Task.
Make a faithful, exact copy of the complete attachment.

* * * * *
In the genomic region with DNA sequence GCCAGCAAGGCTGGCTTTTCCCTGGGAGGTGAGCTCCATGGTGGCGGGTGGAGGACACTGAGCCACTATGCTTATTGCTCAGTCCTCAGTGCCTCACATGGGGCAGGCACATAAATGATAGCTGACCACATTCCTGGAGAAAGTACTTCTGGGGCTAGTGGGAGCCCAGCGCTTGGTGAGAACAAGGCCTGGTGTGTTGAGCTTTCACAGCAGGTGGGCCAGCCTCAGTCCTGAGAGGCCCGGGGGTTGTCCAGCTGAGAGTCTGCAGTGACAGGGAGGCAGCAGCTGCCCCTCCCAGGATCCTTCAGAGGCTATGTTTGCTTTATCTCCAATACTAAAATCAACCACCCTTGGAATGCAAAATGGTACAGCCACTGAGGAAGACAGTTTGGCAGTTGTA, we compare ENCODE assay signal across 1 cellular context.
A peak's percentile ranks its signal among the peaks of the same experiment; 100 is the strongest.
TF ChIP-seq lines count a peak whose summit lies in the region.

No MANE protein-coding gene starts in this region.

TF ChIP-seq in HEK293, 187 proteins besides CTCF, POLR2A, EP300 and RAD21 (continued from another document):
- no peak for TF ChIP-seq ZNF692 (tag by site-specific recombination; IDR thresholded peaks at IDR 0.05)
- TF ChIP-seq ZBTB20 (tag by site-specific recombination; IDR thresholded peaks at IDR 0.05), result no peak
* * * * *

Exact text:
In the genomic region with DNA sequence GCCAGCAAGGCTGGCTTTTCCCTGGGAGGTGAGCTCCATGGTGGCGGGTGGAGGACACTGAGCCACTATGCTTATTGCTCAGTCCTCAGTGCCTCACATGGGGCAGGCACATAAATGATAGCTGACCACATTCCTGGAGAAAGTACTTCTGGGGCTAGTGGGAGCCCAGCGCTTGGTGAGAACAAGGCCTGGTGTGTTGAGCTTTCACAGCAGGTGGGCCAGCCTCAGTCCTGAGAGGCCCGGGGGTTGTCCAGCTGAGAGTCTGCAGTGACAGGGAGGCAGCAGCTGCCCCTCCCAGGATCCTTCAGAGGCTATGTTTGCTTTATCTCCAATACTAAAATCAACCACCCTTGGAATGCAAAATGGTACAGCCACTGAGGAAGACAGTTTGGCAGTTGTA, we compare ENCODE assay signal across 1 cellular context.
A peak's percentile ranks its signal among the peaks of the same experiment; 100 is the strongest.
TF ChIP-seq lines count a peak whose summit lies in the region.

No MANE protein-coding gene starts in this region.

TF ChIP-seq in HEK293, 187 proteins besides CTCF, POLR2A, EP300 and RAD21 (continued from another document):
- no peak for TF ChIP-seq ZNF692 (tag by site-specific recombination; IDR thresholded peaks at IDR 0.05)
- TF ChIP-seq ZBTB20 (tag by site-specific recombination; IDR thresholded peaks at IDR 0.05), result no peak